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Architecture Evolo Resources

Cheung Kat Fu Eric
Hong Kong


In ancient times, gravity and the natural slope of the land allowed aqueducts to channel water from a freshwater source, such as a lake or spring, to a city. Such recognizable bridges constructed using rounded stone arches can be still be seen today traversing European valleys.

To be able to protect the ancient structures, the project Aqua Vitae was added to bring a new life to these ruined monuments in nature. By utilizing the Ronquenfavour Aqueduct in Ventrabren, one of the largest functional stone aqueducts structure in the present. The design approach seeks to adapt to the existing stone structure, to allow frameworks to be erected within the beautiful terrain across the valley. The flow of water divides a series of natural scenarios along with the linear space. a variety of habitats like a waterfall, jungle, garden, or grotto is merged to stimulate a diverse and complex range of visual, acoustic, olfactory, and kinesthetic experiences to visitors.





Xinran He, Yiqiao Wang

China

INTRODUCTION
At the beginning of 2020, not only China but also the whole world was overshadowed by a severe biohazard caused by a new type of coronavirus.

Recalling our past, it is not unfamiliar that plagues invaded the human world: The Black Death, 1918 Flu Pandemic…Millions were lost before the disasters were called The Great Mortality. Moreover, there were always many more people infected than the dead, which would cause severe deficiency of hospital bed arrangement, leading lots of infectious patients out of containment, and would, in turn, result in even more infection.

Take the 2019-nCoV for instance: the People of China didn’t wait fruitlessly, Mount Fire God Hospital and Mount Thunder God Hospital were built within only 10 days. Thousands of workers were mobilized in no time, hectares of sites were leveled, and three thousand beds were finally ready for patients…

Within these 10 days, however, the number of patients grew rapidly from 549 to 11177. Only a quarter of them can be hospitalized, others must stay in indoor public areas like stadiums, exhibition centers with thousands of patients together without any isolation—a humble environment does no good to their health.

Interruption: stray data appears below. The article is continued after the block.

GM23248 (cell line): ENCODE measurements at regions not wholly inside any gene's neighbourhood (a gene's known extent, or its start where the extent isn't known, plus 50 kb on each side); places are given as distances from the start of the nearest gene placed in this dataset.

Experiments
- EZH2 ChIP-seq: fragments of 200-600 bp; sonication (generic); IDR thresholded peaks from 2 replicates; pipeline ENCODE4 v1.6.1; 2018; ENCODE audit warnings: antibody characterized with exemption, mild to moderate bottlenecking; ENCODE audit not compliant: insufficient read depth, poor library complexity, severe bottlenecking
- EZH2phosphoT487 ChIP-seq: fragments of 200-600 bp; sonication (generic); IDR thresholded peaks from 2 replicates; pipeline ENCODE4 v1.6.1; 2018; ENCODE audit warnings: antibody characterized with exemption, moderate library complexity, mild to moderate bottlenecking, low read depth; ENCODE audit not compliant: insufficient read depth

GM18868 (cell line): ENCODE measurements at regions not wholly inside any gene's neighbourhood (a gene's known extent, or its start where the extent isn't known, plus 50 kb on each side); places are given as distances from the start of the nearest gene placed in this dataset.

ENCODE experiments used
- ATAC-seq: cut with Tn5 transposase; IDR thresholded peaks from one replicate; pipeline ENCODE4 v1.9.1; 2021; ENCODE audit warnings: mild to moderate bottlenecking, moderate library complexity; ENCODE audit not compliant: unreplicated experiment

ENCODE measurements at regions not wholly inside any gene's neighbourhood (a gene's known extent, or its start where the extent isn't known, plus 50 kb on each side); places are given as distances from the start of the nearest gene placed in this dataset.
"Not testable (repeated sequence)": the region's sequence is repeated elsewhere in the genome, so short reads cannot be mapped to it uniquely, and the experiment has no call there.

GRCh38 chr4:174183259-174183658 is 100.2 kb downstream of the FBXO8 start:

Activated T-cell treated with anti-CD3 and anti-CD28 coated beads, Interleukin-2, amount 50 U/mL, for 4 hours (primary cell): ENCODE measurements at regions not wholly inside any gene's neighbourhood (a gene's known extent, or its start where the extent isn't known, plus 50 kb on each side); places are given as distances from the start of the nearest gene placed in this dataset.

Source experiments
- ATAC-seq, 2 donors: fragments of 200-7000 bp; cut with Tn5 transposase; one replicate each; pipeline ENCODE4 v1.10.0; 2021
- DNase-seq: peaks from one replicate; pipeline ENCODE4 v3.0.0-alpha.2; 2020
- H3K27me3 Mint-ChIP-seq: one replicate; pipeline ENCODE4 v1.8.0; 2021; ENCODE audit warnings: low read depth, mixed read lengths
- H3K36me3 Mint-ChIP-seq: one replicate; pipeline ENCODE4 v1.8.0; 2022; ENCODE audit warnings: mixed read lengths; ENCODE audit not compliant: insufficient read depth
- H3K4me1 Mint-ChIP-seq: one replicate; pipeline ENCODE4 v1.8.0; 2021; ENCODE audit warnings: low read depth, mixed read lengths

SOLUTION
The main purpose of the program is to provide a more flexible and responsive incremental medical construction solution. No longer waiting for a brand new construction — by directly adding rooms and medical units to the existing specialist hospitals or general hospitals, the capacity can be simply adjusted, while the existing medical equipment, together with infrastructures like location, plumbing, and electricity can come into service directly.

FLOATING MEDICAL UNIT
A typical module called FLOATING MEDICAL UNIT (FMU) is used in the program. A standard FMU module is composed of lightweight structural frames with interfaces for furniture on the floor, and floating walls and floors in which Helium gas will be pumped into the vast space inside. Thus, the buoyancy of Helium will take over half of the gravity load, giving more capacity to the underneath construction, and finally increase the FAR of the hospital. The horizontal load will be undertaken by stay cables.

In addition, the buoyancy of FMU can help a normal helicopter easily load a unit equipped with all necessary furniture add to the top of the building, which avoids lots of handwork, saving both working hours and workers’ lives in the infectious environment.

After the epidemic, FMUs can be recycled and transferred away. After simple remodeling, they can act as parts of new hospitals, and space that contains Helium gas can be used as corridors and storage. At this time, served and servant spaces are separated, which frees the layout of wards and doctors’ offices.

FULL LIFE CYCLE DESIGN
The program will not only be suitable for existing hospitals but also improve the future development of medical architecture. Modulized units with site-specific bases will adapt multiple site conditions, producing high-standard hospitals efficiently. By the time when the industry of medical units have fully developed, hospitals can handle public health emergencies by simply ordering and assembling more units instead of constructing from scratch.

HOSPITALS IN FUTURE
Unlike most architecture with diverse usage, hospitals need a precise layout to provide assurance for many professional functions, while they also need to change their plans for public health emergencies. Still, many people are suffering from the bad environment of local hospitals because of the lack of professional design. The plans, together with highly integrated FMU modules can provide high medical hardware quality and flexibility for many pieces of land, ensuring fair hospitality and humane care for all people.